Blending into the environment
Gifford was born into a lower middle-class family in Vero Beach, Florida, a town founded by his grandfather and grandmother. He decided to study architecture, an unusual choice in his immediate surroundings. Leaving the home he had grown up in, he began studying at the University of Florida, where he soon became known as someone who did not quite fit into the general student community because of his sexual preferences. He was tall, fair, assertive and stubborn. After graduation, he began working for an architectural firm whose projects did not particularly interest him but which at least provided him with a steady income. To supplement his income, he worked as a model and managed to save enough to continue his architectural studies at the University of Pennsylvania. One of his professors, Louis Kahn, became his mentor. Despite his scholastic success, Gifford suddenly dropped out of school. Rawlins claims that this kind of behavior was typical of Gifford, whom he describes in his book as displaying capricious conduct from time to time. At a later stage in his life, Gifford discovered that there was a chronic reason for his sudden mood changes. “There are two things you should know about me,” he would tell his clients. “I’m gay, and I’m manic-depressive.”
Gifford first came to Fire Island in his 20s, just before he dropped out of architectural studies. The Pines was a small coastal town where a few families would come to spend their summer holiday. Nearby was a resort town, Cherry Grove, which, ever since the 1920s, had attracted actors, actresses, writers, artists and gays. Writer Christopher Isherwood was a frequent visitor and would come there with his two male lovers. Other glamorous figures who frequented Cherry Grove included Greta Garbo, Humphrey Bogart, Marilyn Monroe and Judy Garland.
Gifford built a small home for himself there, which was a clever way of making himself known to the island’s visitors. Within a few short months, he had already received numerous orders to plan and construct homes. He worked energetically, producing nearly ten homes a year. “Gifford was such an interesting character because he didn’t create these categories between life and work,” says Rawlins. “It was all a continuous life that he was creating for himself. And in those years he really was kind of happy-go-lucky.” As a money-saving measure, and perhaps for other reasons as well, he moved in with a couple for whom he had planned a house and lived with them.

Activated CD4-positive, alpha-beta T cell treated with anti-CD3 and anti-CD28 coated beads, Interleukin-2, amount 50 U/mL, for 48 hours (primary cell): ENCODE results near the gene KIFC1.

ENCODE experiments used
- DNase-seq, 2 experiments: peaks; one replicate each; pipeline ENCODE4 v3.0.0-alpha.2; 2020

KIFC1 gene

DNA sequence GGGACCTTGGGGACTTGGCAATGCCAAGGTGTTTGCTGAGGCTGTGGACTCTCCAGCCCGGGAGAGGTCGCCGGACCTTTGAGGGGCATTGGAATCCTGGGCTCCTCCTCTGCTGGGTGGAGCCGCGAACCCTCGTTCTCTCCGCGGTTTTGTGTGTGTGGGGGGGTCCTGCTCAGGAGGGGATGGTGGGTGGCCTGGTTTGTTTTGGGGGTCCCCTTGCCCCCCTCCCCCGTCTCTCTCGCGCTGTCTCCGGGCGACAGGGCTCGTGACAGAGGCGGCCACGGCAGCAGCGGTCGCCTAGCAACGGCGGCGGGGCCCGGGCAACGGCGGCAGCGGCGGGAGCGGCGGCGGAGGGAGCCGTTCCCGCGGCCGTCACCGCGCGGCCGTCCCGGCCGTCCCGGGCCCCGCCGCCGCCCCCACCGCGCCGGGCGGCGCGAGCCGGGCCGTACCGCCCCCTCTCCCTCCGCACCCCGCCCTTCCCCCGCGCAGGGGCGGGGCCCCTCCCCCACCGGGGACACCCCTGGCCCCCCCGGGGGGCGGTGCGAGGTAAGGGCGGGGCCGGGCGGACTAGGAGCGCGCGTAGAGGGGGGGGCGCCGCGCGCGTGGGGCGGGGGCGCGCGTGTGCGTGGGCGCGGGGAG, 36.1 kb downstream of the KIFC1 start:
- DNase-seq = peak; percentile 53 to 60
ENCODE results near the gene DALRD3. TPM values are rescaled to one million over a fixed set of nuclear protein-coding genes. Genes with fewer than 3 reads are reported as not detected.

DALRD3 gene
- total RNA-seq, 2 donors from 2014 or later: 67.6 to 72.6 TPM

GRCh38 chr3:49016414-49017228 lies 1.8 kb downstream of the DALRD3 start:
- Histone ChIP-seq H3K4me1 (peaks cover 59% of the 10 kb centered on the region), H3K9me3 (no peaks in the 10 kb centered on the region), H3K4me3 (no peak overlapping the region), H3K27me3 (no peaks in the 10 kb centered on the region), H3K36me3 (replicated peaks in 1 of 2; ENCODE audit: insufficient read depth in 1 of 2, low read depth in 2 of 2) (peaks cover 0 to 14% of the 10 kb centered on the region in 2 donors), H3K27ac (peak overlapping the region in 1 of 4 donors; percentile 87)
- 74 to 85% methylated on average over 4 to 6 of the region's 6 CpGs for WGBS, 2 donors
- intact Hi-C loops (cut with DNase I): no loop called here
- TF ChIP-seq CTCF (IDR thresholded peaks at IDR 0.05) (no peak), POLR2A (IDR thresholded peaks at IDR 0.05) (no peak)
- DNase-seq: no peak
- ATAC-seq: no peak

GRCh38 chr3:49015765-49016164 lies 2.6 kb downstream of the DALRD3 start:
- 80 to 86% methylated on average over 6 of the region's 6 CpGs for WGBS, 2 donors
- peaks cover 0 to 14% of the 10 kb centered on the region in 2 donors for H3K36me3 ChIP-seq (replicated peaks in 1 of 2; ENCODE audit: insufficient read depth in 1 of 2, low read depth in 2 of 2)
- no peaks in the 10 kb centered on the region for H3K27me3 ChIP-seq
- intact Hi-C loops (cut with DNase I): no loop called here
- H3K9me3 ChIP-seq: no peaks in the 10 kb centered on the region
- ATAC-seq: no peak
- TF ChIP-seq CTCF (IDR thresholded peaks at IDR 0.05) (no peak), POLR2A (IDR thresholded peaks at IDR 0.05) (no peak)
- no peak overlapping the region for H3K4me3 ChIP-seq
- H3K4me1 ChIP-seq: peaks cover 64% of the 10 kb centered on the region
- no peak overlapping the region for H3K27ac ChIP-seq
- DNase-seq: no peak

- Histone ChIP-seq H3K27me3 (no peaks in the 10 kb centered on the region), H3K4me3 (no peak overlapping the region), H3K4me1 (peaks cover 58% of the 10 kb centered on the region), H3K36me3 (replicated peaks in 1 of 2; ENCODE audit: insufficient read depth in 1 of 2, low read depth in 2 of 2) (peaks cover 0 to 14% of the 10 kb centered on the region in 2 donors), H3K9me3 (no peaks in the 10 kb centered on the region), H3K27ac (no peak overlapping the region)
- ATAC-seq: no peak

Gifford relied substantially on Kahn’s design principles, which he blended in a form that more closely resembled Paul Rudolph’s style, known as Brutalism. The main materials Gifford used were cedar and pine, which he employed without applying paint or any external cover, as well as mahogany for the interior of the houses. He would provide his clients with a blend of urban sophistication, simplicity and modesty. One of his clients, Marlo Sloan, described Gifford’s style with the phrase, “Everything, everything is free and natural.” Beyond the forms and materials, Gifford included elements from his sexual world in his projects: corners for cuddling or orgies, outdoor showers without concealing fences, hot baths, swimming pools and mirrors.
During the 1960s, Fire Island Pines’ population expanded considerably. In 1969, after the Stonewall Riots in Greenwich Village, which marked a major turning point in the gay civil rights movement, a new wave of optimism helped the town to grow. Gifford became its busiest architect. He celebrated one of his birthdays with a large, happy party, which ended up in his being arrested: The New York Police Department did not approve of the sexual freedom displayed by Gifford and local residents. The arrest led to Gifford’s dismissal from the New York architectural firm that had employed him and he began to spend most of his time in Fire Island Pines. In the 1970s, the town flourished and, each summer, became the location of one, protracted party. However, Gifford distanced himself from his friends and carried out fewer projects than in the past.
Sometimes, Gifford’s life, as described in Rawlin’s book, sounds very dramatic, resembling a play. Rawlins recalls a friend’s comment while he was writing the book: “He said, with quite a bit of humor, ‘You know, this guy’s life is just not to be believed! It’s not a book, it’s an opera!’ And that was true. He had gone through the great depression as a child in the South, lived Stonewall and the euphoria that came after it in the Seventies and finally lived through the AIDS crisis himself.”
In addition to Rawlins’ book on Gifford, a book by American photographer, Tom Bianchi, Fire Island Pines, Polaroids 1975-1983, appeared this year; it contains personalized Polaroid photos that, for the first time, present in an open, uninhibited manner what life was like in the 1970s in the Pines. Rawlins knew that Bianchi’s book was going to come out; it was produced by the same publisher as his own. “I guess that both books are only coming out now partially because of the AIDS crisis,” he explains. “See, people really didn’t want to deal with those materials.”